Sunday, September 11, 2011

Side Effects

Today is the 10th anniversary of September 11th.

I'm not here to recap the "where was I" on that day; I've already done that in the past. And in fact, I've probably retold my 9/11 story dozens of times over the past 10 years. In the days following, my story was retold among friends and acquaintances. In the months following, every person at college heard the story after asking me if I had known anyone who died in the Twin Towers when I said that I was from New York. Every year since as people stop to remember that day on message boards and social networking sites, I retold my story.

But what about the story of what happened after 9/11? How has life been affected over these past 10 years?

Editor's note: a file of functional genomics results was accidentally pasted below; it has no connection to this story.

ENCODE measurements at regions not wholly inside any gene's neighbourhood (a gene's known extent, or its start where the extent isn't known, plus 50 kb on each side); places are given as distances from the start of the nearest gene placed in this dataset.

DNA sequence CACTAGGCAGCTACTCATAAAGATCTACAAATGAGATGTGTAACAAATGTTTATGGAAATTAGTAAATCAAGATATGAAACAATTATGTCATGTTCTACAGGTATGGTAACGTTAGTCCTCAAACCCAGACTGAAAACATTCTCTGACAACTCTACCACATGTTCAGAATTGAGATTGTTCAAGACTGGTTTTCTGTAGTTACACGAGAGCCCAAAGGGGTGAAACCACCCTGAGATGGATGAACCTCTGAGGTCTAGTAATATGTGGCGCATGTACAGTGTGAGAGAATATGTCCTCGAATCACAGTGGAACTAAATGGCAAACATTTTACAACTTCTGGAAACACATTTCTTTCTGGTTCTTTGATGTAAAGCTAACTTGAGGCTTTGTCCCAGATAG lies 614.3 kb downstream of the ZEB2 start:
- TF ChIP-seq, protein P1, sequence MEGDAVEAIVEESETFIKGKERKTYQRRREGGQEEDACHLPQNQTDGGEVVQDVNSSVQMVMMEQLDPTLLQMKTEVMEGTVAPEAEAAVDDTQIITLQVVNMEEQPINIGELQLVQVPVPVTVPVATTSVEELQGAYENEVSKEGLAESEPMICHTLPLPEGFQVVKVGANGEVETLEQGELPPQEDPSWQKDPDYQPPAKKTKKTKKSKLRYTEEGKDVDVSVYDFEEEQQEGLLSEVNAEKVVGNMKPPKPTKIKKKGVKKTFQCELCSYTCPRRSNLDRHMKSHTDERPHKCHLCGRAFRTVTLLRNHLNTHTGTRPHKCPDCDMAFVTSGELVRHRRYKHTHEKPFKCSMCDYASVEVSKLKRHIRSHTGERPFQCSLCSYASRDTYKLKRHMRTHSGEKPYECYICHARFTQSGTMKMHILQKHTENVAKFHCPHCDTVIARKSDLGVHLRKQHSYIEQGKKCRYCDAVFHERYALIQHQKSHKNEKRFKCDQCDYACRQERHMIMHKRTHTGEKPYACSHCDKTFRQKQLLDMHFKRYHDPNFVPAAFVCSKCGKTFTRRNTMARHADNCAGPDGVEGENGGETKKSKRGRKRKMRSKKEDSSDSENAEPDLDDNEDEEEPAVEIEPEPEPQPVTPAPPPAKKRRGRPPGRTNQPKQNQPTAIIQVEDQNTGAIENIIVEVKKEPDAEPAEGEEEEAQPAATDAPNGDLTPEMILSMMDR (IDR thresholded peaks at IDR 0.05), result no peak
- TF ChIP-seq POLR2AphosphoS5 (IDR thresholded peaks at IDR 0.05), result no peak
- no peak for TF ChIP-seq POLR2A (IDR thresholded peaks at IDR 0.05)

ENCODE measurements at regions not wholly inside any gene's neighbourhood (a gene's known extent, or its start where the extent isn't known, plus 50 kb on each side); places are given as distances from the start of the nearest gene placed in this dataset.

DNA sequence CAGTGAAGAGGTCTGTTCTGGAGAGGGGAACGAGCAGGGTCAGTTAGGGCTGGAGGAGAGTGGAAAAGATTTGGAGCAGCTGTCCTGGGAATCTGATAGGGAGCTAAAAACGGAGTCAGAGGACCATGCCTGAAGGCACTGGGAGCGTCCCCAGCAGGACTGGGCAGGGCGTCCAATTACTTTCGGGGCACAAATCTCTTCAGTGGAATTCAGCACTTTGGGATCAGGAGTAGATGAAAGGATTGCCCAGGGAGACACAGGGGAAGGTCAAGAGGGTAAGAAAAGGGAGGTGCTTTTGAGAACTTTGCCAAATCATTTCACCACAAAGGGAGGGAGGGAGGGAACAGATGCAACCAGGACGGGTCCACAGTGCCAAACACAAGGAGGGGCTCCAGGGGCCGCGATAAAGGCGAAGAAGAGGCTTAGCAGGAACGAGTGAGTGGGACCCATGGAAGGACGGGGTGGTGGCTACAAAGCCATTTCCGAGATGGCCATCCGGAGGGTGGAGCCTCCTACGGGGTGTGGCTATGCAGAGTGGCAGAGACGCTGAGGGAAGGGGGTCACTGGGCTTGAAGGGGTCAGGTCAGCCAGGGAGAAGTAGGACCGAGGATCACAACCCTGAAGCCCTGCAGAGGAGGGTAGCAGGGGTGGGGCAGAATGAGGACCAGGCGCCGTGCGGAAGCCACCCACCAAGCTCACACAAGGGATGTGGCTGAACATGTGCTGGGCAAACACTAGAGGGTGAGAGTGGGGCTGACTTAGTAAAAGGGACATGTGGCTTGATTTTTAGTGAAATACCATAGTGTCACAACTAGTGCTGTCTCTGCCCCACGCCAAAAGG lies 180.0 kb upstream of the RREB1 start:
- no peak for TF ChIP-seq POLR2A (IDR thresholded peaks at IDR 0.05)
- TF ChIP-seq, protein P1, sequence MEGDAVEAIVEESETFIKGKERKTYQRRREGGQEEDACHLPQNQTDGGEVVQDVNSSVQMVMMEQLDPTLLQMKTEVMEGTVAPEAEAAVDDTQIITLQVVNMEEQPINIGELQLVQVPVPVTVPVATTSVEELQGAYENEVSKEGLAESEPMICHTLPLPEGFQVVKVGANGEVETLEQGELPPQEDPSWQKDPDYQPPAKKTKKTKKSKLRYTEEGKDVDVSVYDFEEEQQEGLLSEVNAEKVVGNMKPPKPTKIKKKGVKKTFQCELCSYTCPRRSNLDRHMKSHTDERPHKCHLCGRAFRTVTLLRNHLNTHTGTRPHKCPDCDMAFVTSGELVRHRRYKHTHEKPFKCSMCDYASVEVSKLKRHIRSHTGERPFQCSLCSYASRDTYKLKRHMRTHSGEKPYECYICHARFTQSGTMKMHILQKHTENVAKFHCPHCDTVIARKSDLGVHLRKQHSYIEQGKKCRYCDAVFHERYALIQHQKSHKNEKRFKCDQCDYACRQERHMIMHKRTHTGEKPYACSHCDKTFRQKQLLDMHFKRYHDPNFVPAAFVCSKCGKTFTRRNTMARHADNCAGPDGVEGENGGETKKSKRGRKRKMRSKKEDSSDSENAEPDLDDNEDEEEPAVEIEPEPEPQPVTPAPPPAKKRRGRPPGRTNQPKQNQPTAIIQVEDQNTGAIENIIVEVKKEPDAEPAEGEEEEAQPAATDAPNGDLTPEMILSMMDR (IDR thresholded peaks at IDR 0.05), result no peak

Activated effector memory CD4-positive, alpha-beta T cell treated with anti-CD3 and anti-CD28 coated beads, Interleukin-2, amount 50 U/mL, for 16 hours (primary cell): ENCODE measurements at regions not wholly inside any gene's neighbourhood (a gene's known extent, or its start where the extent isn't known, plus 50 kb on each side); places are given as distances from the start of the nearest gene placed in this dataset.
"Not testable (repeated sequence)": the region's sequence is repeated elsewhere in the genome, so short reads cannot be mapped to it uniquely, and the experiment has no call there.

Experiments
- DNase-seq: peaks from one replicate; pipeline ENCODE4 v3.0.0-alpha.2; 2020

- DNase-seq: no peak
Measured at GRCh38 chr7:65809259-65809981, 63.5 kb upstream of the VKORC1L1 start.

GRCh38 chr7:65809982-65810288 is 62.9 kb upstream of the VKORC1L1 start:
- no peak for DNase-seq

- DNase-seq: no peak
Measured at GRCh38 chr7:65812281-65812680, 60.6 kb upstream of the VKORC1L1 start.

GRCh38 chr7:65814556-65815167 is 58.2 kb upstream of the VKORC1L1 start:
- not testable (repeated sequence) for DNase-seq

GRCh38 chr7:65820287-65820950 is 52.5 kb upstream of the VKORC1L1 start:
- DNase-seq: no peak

That is the story I'm here to share today.

September 14, 2001: It was the day that I left for college. My father and I packed up a rental car and drove all the way to Boston. I just remember the eerie feeling of their being no planes in the sky, a site rarely seen in the northeast where so many major airports are in close proximity. In fact, it wasn't until the next day when they lifted the ban on aircrafts and, while crossing a Boston street, I looked up and saw a commercial jet and felt a little lump rise in my throat. Two of the planes that crashed had taken off from Logan Airport. What if it happened again? My first semester, I had a class that met in the mornings on the top floor of a building from which I could look out the window and see the top of the Prudential Building from my seat. Every day I sat in that class looking out at that building thinking, what if a plane crashed into that building right now? What would I even do? It would be a slow trickle back to normalcy.